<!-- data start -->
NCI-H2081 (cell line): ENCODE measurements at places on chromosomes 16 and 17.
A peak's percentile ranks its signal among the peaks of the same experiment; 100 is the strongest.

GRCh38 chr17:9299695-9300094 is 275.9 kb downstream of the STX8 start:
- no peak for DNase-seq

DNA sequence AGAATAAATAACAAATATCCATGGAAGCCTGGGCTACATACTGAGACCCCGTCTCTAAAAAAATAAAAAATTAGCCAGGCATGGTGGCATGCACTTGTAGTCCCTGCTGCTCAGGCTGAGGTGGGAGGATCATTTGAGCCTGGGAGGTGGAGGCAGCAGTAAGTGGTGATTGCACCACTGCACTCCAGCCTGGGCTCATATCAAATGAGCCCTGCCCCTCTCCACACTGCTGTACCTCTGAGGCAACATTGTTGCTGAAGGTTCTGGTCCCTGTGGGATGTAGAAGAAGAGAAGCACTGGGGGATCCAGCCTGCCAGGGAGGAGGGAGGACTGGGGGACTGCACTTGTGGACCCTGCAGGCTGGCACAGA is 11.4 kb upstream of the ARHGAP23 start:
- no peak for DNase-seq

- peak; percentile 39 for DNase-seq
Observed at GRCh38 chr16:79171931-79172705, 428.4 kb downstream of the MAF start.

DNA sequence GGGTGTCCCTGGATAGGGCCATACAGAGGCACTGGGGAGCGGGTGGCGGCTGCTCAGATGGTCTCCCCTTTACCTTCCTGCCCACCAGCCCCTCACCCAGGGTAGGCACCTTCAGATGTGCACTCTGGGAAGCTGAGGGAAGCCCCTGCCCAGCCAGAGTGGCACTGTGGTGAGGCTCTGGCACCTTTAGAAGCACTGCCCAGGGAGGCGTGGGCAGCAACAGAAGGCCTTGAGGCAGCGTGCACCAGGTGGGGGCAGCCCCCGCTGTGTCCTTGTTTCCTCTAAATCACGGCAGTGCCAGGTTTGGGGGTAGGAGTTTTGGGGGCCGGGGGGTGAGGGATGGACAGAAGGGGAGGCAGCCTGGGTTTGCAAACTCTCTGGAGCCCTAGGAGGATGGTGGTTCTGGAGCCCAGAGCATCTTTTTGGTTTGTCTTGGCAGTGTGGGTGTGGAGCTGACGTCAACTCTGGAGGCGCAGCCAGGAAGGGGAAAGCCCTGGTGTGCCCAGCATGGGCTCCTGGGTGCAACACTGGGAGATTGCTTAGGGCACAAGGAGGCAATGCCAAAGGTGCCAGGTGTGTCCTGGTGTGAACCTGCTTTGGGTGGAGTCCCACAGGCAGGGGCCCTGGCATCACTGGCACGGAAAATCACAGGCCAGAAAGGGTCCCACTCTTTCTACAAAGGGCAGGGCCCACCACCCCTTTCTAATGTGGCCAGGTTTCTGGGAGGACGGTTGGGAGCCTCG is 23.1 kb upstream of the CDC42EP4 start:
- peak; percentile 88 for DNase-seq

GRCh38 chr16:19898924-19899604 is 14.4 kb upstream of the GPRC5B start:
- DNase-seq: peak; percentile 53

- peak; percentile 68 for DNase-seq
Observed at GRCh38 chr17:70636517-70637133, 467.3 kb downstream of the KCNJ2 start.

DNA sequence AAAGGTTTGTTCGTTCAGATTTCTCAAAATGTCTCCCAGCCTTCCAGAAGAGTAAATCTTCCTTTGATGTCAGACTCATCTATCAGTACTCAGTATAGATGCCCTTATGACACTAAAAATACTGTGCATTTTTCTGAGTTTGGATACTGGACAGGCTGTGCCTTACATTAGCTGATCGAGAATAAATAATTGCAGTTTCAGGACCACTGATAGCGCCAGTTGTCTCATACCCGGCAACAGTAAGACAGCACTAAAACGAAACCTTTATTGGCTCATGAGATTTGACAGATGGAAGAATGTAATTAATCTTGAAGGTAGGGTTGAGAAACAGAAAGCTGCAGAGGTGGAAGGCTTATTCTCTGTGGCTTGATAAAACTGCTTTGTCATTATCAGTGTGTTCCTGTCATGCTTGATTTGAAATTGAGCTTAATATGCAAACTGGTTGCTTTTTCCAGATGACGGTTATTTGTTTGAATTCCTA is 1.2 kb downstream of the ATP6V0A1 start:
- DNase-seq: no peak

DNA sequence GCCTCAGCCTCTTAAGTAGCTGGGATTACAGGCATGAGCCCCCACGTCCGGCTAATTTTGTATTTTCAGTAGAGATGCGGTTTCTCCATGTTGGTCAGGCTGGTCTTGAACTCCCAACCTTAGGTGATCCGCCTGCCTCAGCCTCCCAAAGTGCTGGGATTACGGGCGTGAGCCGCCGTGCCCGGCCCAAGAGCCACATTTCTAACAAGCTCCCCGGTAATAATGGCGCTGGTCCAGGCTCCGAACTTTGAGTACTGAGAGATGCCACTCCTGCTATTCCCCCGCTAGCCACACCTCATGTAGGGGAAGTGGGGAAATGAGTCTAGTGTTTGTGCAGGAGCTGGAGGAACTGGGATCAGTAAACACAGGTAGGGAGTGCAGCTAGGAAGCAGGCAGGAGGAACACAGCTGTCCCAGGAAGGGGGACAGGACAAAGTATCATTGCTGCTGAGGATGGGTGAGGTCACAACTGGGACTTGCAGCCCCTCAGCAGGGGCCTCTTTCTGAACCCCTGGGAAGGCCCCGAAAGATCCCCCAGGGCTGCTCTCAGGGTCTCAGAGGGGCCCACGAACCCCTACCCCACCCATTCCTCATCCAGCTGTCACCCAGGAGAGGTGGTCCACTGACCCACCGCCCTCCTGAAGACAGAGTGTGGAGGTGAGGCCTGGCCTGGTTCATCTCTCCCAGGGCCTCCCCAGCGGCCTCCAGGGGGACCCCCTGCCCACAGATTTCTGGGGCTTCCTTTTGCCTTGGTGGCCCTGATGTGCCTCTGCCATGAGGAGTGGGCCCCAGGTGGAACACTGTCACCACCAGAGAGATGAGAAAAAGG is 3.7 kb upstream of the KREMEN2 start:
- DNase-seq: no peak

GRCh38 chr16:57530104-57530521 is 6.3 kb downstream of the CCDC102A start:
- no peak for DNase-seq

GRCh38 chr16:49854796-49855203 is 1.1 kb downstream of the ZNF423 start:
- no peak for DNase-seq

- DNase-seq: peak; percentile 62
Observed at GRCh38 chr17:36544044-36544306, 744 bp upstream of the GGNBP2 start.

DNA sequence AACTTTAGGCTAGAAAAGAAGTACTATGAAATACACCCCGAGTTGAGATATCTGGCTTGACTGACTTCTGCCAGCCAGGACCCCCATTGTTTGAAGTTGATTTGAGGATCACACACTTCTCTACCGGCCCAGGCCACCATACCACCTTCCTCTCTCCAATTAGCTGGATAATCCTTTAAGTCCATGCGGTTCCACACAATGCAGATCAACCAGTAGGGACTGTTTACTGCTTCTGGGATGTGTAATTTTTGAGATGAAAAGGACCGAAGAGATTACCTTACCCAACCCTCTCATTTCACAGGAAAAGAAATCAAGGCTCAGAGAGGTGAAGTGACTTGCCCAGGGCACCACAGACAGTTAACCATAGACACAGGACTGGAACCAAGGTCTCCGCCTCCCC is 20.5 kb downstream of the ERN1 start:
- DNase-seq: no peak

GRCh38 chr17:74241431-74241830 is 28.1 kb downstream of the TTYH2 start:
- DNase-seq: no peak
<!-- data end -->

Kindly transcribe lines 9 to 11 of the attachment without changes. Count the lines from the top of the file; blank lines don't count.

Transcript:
DNA sequence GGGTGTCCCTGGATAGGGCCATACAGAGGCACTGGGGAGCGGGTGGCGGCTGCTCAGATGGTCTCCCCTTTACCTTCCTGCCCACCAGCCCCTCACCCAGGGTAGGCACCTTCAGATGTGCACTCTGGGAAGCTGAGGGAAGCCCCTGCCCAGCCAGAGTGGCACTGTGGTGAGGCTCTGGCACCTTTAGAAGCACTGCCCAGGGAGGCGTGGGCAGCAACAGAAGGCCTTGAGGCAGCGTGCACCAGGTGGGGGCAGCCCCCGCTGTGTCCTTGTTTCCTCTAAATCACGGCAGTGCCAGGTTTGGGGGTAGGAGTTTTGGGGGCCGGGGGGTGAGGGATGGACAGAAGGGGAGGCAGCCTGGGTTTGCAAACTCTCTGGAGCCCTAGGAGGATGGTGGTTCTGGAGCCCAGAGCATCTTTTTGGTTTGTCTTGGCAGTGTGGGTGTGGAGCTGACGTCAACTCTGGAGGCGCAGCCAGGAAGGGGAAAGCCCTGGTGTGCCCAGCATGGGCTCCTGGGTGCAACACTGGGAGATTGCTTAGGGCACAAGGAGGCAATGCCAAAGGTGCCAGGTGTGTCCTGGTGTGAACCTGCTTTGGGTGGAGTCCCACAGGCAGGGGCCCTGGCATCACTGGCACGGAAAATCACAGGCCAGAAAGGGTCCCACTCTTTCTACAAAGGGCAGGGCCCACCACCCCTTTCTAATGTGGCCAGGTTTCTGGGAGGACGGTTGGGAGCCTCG is 23.1 kb upstream of the CDC42EP4 start:
- peak; percentile 88 for DNase-seq

GRCh38 chr16:19898924-19899604 is 14.4 kb upstream of the GPRC5B start: